Brain Imaging and Courtroom Deception

Hastings Center Report , Vol. 40, No. 6 p. 7, 2010

Washington University in St. Louis Legal Studies Research Paper No. 10-12-04

3 Pages Posted: 19 Feb 2011  

Rebecca Dresser

Washington University in Saint Louis - School of Law

Date Written: November 1, 2010

Abstract

Scientists have developed new approaches to lie detection that use a brain scanning technique called functional magnetic resonance imaging (fMRI) to evaluate whether someone is lying. Enthusiasts hope that courts will be more receptive to fMRI lie detection techniques than they have been to polygraph tests. But two recent court decisions - United States v. Semrau and Wilson v. Corestaff Services - suggest that these techniques are far from ready for courtroom use.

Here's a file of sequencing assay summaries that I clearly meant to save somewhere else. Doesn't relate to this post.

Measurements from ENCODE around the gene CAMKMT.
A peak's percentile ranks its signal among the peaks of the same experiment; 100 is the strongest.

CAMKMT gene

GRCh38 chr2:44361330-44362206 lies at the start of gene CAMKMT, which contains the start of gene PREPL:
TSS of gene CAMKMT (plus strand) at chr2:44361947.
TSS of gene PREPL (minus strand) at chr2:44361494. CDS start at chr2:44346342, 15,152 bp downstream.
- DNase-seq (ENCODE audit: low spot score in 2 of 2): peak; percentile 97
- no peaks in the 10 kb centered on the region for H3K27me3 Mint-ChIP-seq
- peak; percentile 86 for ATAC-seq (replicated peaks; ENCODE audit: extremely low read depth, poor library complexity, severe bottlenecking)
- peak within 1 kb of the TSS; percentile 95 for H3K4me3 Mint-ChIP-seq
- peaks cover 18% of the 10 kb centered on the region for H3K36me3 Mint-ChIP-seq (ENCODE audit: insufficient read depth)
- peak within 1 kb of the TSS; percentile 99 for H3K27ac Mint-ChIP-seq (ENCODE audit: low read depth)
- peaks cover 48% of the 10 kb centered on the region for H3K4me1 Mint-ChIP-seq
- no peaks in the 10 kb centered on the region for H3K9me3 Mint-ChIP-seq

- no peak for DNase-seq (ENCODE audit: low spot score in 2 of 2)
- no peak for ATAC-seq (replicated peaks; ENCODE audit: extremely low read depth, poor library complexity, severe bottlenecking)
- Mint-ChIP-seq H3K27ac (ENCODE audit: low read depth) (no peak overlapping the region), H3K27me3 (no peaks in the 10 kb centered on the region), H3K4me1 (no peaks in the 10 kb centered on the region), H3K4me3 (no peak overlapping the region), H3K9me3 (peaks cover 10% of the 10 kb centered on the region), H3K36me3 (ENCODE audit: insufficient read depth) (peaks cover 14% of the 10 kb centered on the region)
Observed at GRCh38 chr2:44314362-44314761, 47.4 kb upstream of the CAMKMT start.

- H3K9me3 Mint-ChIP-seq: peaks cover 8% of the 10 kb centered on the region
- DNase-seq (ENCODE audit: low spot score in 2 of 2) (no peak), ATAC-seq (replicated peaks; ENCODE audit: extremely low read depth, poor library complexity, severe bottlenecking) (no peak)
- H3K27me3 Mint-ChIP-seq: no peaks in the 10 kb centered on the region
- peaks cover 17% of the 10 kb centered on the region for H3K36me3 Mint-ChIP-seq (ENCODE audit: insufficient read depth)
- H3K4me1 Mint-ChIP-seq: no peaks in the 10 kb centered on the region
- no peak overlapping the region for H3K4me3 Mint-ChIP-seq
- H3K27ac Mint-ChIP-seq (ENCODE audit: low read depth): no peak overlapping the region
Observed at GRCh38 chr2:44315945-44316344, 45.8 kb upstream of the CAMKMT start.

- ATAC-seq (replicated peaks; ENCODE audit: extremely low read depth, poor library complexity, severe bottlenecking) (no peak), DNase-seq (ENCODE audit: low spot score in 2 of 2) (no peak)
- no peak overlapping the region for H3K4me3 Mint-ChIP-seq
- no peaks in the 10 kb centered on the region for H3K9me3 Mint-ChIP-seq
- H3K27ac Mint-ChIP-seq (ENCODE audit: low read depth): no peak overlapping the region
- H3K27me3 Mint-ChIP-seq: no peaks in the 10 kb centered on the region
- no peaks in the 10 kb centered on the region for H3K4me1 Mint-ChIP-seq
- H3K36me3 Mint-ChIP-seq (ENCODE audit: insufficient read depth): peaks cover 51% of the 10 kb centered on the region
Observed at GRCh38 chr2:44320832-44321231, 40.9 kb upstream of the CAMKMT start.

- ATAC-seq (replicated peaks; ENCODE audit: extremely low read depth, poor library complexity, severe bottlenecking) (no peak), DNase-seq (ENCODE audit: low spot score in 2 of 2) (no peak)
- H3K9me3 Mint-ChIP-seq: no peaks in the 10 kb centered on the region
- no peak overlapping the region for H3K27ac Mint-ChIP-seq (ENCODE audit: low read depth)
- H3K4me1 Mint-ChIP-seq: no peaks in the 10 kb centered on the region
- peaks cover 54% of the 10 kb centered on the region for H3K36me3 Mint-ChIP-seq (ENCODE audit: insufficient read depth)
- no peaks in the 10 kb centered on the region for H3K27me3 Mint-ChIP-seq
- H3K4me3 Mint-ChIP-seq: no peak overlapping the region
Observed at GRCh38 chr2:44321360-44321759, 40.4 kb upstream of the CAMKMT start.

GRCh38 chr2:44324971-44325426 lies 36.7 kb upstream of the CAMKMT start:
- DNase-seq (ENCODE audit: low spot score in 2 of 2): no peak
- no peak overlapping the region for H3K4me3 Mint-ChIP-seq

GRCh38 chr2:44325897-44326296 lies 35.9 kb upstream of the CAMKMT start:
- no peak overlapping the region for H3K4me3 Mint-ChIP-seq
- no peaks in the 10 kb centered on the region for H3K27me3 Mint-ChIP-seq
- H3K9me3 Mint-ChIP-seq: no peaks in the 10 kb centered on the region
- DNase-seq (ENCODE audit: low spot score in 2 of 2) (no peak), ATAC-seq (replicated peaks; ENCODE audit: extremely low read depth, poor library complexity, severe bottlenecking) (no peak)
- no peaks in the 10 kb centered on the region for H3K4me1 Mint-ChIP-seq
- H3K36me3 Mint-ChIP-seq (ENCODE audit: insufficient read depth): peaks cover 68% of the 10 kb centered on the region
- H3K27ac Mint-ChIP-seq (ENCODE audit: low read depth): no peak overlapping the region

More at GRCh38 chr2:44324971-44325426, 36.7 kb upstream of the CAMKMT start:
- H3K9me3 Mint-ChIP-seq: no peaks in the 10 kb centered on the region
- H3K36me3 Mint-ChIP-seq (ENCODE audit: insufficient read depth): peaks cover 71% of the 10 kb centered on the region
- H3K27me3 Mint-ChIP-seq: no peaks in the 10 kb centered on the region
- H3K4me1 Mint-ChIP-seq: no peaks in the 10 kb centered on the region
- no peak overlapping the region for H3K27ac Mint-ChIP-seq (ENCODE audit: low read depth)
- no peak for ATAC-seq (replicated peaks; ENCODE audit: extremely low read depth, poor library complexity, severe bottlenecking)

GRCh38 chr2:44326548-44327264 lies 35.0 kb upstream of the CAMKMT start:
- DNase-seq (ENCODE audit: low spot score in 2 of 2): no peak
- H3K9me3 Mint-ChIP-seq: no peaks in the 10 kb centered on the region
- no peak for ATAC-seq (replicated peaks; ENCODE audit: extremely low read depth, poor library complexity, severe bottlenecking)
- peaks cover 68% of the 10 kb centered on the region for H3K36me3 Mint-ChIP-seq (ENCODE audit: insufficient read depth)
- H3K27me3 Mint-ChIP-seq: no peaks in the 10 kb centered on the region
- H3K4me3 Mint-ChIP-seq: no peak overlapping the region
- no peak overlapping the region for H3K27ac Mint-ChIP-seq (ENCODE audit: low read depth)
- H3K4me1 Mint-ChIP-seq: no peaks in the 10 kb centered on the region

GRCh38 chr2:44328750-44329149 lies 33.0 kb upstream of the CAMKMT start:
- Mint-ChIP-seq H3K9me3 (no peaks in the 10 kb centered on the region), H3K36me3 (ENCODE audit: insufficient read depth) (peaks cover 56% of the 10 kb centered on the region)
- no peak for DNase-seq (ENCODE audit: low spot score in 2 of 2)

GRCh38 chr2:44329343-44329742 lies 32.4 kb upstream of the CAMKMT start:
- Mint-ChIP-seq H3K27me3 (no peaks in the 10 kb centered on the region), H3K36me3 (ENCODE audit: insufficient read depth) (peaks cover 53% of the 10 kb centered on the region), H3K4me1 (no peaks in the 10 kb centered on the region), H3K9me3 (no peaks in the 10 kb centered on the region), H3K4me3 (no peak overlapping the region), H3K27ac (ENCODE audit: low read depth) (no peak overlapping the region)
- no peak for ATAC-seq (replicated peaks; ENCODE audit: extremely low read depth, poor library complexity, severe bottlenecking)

Suggested Citation

Dresser, Rebecca, Brain Imaging and Courtroom Deception (November 1, 2010). Hastings Center Report , Vol. 40, No. 6 p. 7, 2010; Washington University in St. Louis Legal Studies Research Paper No. 10-12-04. Available at SSRN: https://ssrn.com/abstract=1763304

Rebecca Dresser (Contact Author)

Washington University in Saint Louis - School of Law ( email )

Campus Box 1120
St. Louis, MO 63130
United States

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